NB: The patient will lose ≈ 50% of head rotation with C1–2 fusion.
Instability of the C1–2 joints, including:
a) rheumatoid arthritis: symptomatic patients, or asymptomatic patients with subluxation ≥8 mm
b) local infection
d) Down syndrome: due to laxity of the TLA
2. incompetence of the odontoid process
a) odontoid fractures meeting surgical criteria, including
● Type II fractures with >6 mm displacement
● instability at the fracture site in halo-vest traction
● chronic nonunion of odontoid fractures
● disruption of the transverse ligament
b) following transoral odontoidectomy
c) tumors destroying the odontoid process
Vertebrobasilar insufficiency with head turning (bow hunter’s sign).
Operative stabilization is clearly indicated when signs and symptoms of spinal cord compression occur. However, many recommend early operative fusion before evidence of appreciable neural compression occurs because 1) the myelopathy in these patients may be irreversible; 2) the overall prognosis is poor once symptoms of cord compression are present; and 3) the risk of sudden death associated with atlantoaxial subluxation is increased even in asymptomatic patients.
Papadopoulos et al. believe that rheumatoid arthritis patients in relatively good health without advanced multisystem disease and less than 65 years of age should be considered for operative stabilization if mobile atlantoaxial subluxation is greater than 6 mm. Seventeen patients with severe rheumatoid arthritis and atlantoaxial subluxation treated with a posterior arthrodesis are presented. A new method of fusion, devised by the senior author (V.K.H.S.), was utilized in all cases. Indications for operative therapy in these patients included evidence of spinal cord compression in 11 patients (65%) and mobile atlantoaxial subluxation greater than 6 mm but no signs or symptoms of cord compression in six patients (35%). Thirteen patients developed a stable osseous fusion, two patients a well-aligned fibrous union, one patient a malaligned fibrous union, and one patient died prior to evaluation of fusion stability. The details of the operative technique and management strategies are presented. Several technical advantages of this method of fusion make this approach particularly useful in patients with rheumatoid arthritis. Because of multisystem involvement of this disease, a high rate of osseous fusion is often difficult to achieve 1).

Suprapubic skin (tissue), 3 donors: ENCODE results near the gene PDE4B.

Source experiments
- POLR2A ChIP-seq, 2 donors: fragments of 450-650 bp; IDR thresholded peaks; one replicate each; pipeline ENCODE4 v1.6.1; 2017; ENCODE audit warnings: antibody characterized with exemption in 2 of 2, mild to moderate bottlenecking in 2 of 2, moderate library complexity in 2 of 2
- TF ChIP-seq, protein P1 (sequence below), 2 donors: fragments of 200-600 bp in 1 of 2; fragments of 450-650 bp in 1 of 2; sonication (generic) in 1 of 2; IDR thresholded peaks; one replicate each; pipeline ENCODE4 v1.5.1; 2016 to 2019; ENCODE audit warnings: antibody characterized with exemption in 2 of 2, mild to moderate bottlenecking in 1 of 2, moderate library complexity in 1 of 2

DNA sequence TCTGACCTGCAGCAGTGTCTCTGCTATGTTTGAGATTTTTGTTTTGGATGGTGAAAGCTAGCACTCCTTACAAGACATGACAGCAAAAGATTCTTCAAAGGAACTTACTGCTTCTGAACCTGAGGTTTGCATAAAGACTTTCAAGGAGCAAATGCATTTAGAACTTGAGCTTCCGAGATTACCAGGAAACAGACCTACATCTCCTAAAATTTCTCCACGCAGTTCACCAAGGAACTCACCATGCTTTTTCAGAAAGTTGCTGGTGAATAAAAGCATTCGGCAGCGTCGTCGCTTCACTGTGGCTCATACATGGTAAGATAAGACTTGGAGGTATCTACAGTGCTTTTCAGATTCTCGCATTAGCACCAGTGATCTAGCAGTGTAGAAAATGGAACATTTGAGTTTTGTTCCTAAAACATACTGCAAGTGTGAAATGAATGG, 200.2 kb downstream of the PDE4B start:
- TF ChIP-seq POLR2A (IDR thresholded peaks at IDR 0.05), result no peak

Thirty-three consecutive patients with unstable odontoid fractures underwent Goel technique and Harms technique (C1–2 arthrodesis). Surgery was performed with the aid of lateral fluoroscopic control in 16 cases (control group) that was supplemented by Doppler ultrasonography in 17 cases (Doppler group). Two patients in each group had a C1 ponticulus posticus. In the Doppler group, Doppler probing was performed during lateral subperiosteal muscle dissection, stepwise drilling, and tapping. Blood flow velocity in the V3 segment of the VA was recorded before and after posterior arthrodesis. All patients had a 12-month outpatient follow-up, and the outcome was assessed using the Smiley-Webster Pain Scale. Neither VAI nor postoperative neurological impairments were observed in the Doppler group. In the control group, VAIs occurred in the 2 patients with C1 ponticulus posticus. In the Doppler group, 1 patient needed intra- and postoperative blood transfusions, and no difference in terms of Doppler signal or VA blood flow velocity was detected before and after C1-C2 posterior arthrodesis. In the control group, 3 patients needed intra- and postoperative blood transfusions.Useful in supporting fluoroscopy-assisted procedures, intraoperative Doppler may play a significant role even during surgeries in which neuronavigation is used, reducing the chance of a mismatch between the view on the neuronavigation screen and the actual course of the VA in the operative field and supplying the additional data of blood flow velocity 2).
Goel et al., reported of 3 relatively rare clinical cases in which the absence of posterior elements of the axis was associated with basilar invagination and multiple other craniovertebral junction musculoskeletal and neural abnormalities. Atlantoaxial stabilization resulted in remarkable clinical recovery in all 3 cases. C2-3 fixation was not done, and bone decompression was not done. On the basis of their experience, the authors conclude that atlantoaxial fixation is a satisfactory form of surgical treatment in patients having an association of basilar invagination with absent posterior elements of axis 3).